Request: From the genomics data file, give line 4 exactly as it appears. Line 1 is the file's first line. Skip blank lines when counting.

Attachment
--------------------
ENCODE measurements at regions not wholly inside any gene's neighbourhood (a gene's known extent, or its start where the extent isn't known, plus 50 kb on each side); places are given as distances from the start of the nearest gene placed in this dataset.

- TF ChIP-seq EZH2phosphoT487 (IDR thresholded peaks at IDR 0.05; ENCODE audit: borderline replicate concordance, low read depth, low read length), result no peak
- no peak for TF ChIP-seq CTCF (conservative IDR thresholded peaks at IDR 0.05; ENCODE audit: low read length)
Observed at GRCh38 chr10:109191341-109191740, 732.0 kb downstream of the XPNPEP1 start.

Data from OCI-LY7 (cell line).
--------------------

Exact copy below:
Observed at GRCh38 chr10:109191341-109191740, 732.0 kb downstream of the XPNPEP1 start.